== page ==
James has, very kindly, twice mentioned World Squash Day in his column and the efforts being made to Back The Bid for squash’s inclusion in the 2020 Games.

We often talk about bravery in sport in rather exaggerated measures but James was perhaps moving out of his isolated comfort zone in Leeds to confront his Olympic nightmare by getting on a train to London and visiting the Games with girlfriend Vanessa Atkinson.

James signed off yesterday’s column, saying: ” Vanessa and I wandered through the Olympic Park and wondered if I should have brought a few books down to London to sell. I had overlooked the fact that I could have set up a stand and got rid of a few in the Olympic Park.

“Not only could we have sold at least 13 books to all those Rebecca Adlington fans, but when they bought the book, I could have explained what squash was and given Alan Thatcher’s back the bid campaign a bit more promotion. Never mind.”

Here’s the link. It’s a great read. Well done, James. You should have been offered a chapter or two in the new squash book, The Club From Hell.

Or, with the British Open moving to Yorkshire next year, it could have been renamed The Club From Hull.


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  1. you could add eloquence, humility and friendliness as attributes that most of the top squash players have. I have been privileged, and I mean it, to meet a number of the top squash players over the years, and their willingness to talk with people and engage with enthusiasts for their sport is something that most premier league football stars wouldn’t understand. It would be nice to get a definitive answer as to why squash has been excluded, and why synchronised drowning (sorry but it is the obvious comparison), golf, and yes, beach volleyball, have been included.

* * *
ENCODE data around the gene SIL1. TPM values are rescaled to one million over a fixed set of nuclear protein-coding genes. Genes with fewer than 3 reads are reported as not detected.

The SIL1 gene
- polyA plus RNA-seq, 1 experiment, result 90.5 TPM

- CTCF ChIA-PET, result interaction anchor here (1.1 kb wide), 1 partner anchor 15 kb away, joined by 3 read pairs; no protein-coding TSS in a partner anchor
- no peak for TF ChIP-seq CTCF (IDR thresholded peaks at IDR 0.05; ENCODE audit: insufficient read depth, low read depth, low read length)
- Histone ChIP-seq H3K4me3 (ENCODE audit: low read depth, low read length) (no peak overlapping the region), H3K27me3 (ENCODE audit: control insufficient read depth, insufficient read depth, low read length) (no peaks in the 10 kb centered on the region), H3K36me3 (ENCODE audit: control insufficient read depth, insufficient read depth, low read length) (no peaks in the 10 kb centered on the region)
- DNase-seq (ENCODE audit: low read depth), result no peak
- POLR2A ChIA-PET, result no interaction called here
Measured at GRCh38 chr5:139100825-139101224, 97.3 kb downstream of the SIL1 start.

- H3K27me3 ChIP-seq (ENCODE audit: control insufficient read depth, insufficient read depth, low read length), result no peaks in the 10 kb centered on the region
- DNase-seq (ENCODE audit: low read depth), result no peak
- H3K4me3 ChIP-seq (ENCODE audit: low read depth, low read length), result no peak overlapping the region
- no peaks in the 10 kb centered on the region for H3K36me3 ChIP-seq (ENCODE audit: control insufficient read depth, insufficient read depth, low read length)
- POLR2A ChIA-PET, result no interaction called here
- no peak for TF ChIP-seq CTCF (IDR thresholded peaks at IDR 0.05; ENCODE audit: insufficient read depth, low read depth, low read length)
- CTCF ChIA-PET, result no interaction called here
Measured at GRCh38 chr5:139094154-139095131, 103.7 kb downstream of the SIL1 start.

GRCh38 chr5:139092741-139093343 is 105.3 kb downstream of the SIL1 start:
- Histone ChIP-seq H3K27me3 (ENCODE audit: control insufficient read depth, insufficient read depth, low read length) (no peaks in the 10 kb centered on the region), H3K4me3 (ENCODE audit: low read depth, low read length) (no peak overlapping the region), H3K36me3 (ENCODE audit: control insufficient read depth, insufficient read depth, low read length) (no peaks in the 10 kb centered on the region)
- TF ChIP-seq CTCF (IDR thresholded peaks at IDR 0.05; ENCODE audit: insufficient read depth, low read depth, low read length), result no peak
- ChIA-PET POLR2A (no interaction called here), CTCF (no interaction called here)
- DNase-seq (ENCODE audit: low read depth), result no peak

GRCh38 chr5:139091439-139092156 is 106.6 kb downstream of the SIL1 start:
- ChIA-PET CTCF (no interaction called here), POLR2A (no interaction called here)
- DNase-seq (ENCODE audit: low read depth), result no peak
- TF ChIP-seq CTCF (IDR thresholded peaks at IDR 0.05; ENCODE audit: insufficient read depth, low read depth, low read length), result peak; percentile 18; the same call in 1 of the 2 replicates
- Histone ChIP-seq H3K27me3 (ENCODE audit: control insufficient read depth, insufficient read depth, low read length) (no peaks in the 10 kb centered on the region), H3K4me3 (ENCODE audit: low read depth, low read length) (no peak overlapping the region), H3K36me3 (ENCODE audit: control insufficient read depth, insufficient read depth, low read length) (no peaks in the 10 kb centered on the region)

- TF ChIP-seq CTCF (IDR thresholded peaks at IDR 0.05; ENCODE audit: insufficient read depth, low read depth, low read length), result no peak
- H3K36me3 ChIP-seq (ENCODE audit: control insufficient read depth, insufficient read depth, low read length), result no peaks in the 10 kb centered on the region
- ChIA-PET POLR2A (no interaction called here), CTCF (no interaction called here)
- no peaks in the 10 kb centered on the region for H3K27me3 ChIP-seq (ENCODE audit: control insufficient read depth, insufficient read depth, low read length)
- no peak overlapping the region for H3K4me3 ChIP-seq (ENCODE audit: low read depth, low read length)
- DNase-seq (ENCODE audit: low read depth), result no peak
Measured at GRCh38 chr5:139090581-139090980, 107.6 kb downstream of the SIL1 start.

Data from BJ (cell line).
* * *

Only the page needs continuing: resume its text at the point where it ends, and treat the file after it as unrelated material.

• Hi Peter.

      For the record, the IOC acknowledged that they chose golf and rugby sevens for 2016 for commercial reasons.
      Golf will net significant TV advertising revenue (although the Tiger Woods factor that swung the day has been significantly tarnished) and rugby sevens will fill the stadium for a few days before the track and field starts.
      I agree with everything you say about the leading squash players. That’s why I care so passionately about helping them to achieve their rightful place on the global Olympic stage.
      That’s why clubs like Chichester should be supporting World Squash Day on October 20th!

  2. Good post. The exclusion is all the more painful given the huge amount of time given to beach volleyball and what looked like BMX bike racing yesterday. And of course gymnastics, which you would think was the American national sport.